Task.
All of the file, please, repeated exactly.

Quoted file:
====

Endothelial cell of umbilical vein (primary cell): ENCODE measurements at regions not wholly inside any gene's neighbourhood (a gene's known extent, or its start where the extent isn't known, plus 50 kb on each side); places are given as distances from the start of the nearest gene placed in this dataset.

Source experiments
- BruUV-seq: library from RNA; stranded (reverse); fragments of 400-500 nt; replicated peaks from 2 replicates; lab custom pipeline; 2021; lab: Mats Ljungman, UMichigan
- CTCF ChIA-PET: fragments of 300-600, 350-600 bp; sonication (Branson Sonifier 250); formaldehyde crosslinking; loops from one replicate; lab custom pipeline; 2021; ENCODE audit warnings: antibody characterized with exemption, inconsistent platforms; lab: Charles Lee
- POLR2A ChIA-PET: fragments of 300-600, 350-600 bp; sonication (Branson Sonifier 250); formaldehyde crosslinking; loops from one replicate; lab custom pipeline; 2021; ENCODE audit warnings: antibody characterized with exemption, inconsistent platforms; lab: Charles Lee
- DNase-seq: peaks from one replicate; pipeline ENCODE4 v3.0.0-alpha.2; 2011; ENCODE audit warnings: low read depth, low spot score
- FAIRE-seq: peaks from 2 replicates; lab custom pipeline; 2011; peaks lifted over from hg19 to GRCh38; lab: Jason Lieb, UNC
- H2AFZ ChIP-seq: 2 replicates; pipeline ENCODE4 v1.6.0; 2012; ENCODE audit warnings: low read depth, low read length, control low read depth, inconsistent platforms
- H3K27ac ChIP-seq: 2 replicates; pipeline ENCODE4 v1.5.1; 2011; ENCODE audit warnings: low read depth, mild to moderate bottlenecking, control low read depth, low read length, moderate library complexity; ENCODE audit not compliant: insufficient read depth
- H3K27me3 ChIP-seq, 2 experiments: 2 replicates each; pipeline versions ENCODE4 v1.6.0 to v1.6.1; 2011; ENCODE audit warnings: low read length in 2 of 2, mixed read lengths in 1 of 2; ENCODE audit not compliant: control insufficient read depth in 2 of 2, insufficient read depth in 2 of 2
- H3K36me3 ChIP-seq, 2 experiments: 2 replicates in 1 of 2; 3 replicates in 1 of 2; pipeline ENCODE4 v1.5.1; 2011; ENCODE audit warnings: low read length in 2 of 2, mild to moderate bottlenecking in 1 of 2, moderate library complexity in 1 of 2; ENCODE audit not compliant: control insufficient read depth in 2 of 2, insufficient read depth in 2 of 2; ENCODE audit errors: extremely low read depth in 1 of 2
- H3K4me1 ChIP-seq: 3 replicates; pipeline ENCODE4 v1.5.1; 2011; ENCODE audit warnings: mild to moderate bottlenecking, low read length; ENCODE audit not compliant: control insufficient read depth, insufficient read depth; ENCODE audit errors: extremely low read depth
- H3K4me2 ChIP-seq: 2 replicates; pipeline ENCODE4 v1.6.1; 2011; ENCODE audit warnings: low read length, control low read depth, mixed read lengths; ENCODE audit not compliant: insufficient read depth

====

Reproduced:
Endothelial cell of umbilical vein (primary cell): ENCODE measurements at regions not wholly inside any gene's neighbourhood (a gene's known extent, or its start where the extent isn't known, plus 50 kb on each side); places are given as distances from the start of the nearest gene placed in this dataset.

Source experiments
- BruUV-seq: library from RNA; stranded (reverse); fragments of 400-500 nt; replicated peaks from 2 replicates; lab custom pipeline; 2021; lab: Mats Ljungman, UMichigan
- CTCF ChIA-PET: fragments of 300-600, 350-600 bp; sonication (Branson Sonifier 250); formaldehyde crosslinking; loops from one replicate; lab custom pipeline; 2021; ENCODE audit warnings: antibody characterized with exemption, inconsistent platforms; lab: Charles Lee
- POLR2A ChIA-PET: fragments of 300-600, 350-600 bp; sonication (Branson Sonifier 250); formaldehyde crosslinking; loops from one replicate; lab custom pipeline; 2021; ENCODE audit warnings: antibody characterized with exemption, inconsistent platforms; lab: Charles Lee
- DNase-seq: peaks from one replicate; pipeline ENCODE4 v3.0.0-alpha.2; 2011; ENCODE audit warnings: low read depth, low spot score
- FAIRE-seq: peaks from 2 replicates; lab custom pipeline; 2011; peaks lifted over from hg19 to GRCh38; lab: Jason Lieb, UNC
- H2AFZ ChIP-seq: 2 replicates; pipeline ENCODE4 v1.6.0; 2012; ENCODE audit warnings: low read depth, low read length, control low read depth, inconsistent platforms
- H3K27ac ChIP-seq: 2 replicates; pipeline ENCODE4 v1.5.1; 2011; ENCODE audit warnings: low read depth, mild to moderate bottlenecking, control low read depth, low read length, moderate library complexity; ENCODE audit not compliant: insufficient read depth
- H3K27me3 ChIP-seq, 2 experiments: 2 replicates each; pipeline versions ENCODE4 v1.6.0 to v1.6.1; 2011; ENCODE audit warnings: low read length in 2 of 2, mixed read lengths in 1 of 2; ENCODE audit not compliant: control insufficient read depth in 2 of 2, insufficient read depth in 2 of 2
- H3K36me3 ChIP-seq, 2 experiments: 2 replicates in 1 of 2; 3 replicates in 1 of 2; pipeline ENCODE4 v1.5.1; 2011; ENCODE audit warnings: low read length in 2 of 2, mild to moderate bottlenecking in 1 of 2, moderate library complexity in 1 of 2; ENCODE audit not compliant: control insufficient read depth in 2 of 2, insufficient read depth in 2 of 2; ENCODE audit errors: extremely low read depth in 1 of 2
- H3K4me1 ChIP-seq: 3 replicates; pipeline ENCODE4 v1.5.1; 2011; ENCODE audit warnings: mild to moderate bottlenecking, low read length; ENCODE audit not compliant: control insufficient read depth, insufficient read depth; ENCODE audit errors: extremely low read depth
- H3K4me2 ChIP-seq: 2 replicates; pipeline ENCODE4 v1.6.1; 2011; ENCODE audit warnings: low read length, control low read depth, mixed read lengths; ENCODE audit not compliant: insufficient read depth